Letters: Roe's working for Alzheimer's patients

Johnson City Press • Nov 23, 2018 at 6:00 AM

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Roe’s working for Alzheimer’s patients

This past year, my family lost both our mother and stepmother to Alzheimer’s disease. It was incredibly difficult to watch these loved ones slowly disappear. I cannot even describe the heartbreak of experiencing your mother looking at you and saying, “you look just like my daughter.” My baby sister gave up her life to care for our mother. Our stepmother did not live near us, so I went to see her every three to four months for the last four years. Physically, emotionally and financially this disease was brutal for my family.

As the only leading cause of death without a cure or effective treatment, Alzheimer’s robs individuals and families of all hope. I personally however, have found glimmers of hope in advocating to our nation’s elected officials, asking them to treat Alzheimer’s like the public health crisis that it is.

Today, there is a bill in Congress that would do just that. The Building Our Largest Dementia Infrastructure Act. The “BOLD Act” would create an Alzheimer's public health infrastructure across the country to implement effective interventions focused on public health issues such as increasing early detection and diagnosis, reducing risk and preventing avoidable hospitalizations. The BOLD Infrastructure for Alzheimer's Act would also increase implementation of the Healthy Brain Initiative's Public Health Road Map by establishing Alzheimer's centers of excellence, providing cooperative agreements to public health departments and increasing data collection, analysis and timely reporting.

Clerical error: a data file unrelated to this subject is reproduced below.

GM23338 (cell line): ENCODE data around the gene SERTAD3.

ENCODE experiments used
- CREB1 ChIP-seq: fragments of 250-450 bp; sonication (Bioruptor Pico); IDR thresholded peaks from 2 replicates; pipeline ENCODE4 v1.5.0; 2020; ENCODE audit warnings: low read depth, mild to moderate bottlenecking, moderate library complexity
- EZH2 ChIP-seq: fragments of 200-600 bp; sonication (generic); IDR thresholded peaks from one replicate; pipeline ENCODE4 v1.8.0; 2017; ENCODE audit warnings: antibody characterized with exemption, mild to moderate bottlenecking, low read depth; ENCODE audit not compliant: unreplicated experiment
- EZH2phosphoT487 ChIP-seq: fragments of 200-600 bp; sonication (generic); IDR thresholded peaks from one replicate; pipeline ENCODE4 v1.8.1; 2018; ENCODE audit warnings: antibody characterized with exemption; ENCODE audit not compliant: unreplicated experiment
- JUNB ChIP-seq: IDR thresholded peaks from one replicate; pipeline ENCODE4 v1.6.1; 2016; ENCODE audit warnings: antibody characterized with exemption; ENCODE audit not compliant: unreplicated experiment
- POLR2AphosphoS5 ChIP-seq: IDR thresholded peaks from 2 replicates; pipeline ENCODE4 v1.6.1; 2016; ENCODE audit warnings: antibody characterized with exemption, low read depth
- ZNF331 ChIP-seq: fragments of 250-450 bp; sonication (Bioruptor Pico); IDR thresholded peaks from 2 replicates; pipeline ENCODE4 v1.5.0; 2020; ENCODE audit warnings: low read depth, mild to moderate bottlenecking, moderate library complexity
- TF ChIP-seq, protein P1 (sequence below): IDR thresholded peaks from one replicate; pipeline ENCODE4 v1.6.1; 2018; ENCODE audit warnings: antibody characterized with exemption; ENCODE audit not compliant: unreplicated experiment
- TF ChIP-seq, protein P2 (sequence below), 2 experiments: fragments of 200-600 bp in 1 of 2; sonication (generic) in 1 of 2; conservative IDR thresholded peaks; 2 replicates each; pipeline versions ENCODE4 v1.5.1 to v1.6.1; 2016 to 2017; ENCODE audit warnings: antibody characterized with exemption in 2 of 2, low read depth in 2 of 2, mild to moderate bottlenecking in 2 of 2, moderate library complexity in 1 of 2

Today I am grateful and hopeful because not only did Representative Roe take the time to hear my story, but he then took action by signing on to co-sponsor the BOLD Act. Representative Roe, on behalf of your constituents who are currently battling this disease, I want to thank you for listening and thank you for stepping forward to take a stand for those suffering.


Ballad protests are too late

I was amused to read that almost 20,000 people had signed an online petition protesting Ballad Health’s decision to close several Level 1 trauma centers and NICUs. Their protests are too late and we now have a monopoly running our healthcare system. Any monopoly is going to act only in its own best interests and Ballad is no exception. This move will benefit its bottom line and the bottom line of its CEO Alan Levine. Only the citizens of this area will suffer.

It would have been much more effective if these people had joined me 18 months ago on July 18, 2017, when I was the only member of the public who spoke against the merger at the final COPA public hearing. It was clear, even then, that allowing a monopoly to run our healthcare system was a bad idea and would only benefit Ballad and Mr. Levine. Nothing has changed in the intervening months to alter my opinion and healthcare in this region is only going to get worse, with more closings, consolidations and price increases.

Johnson City

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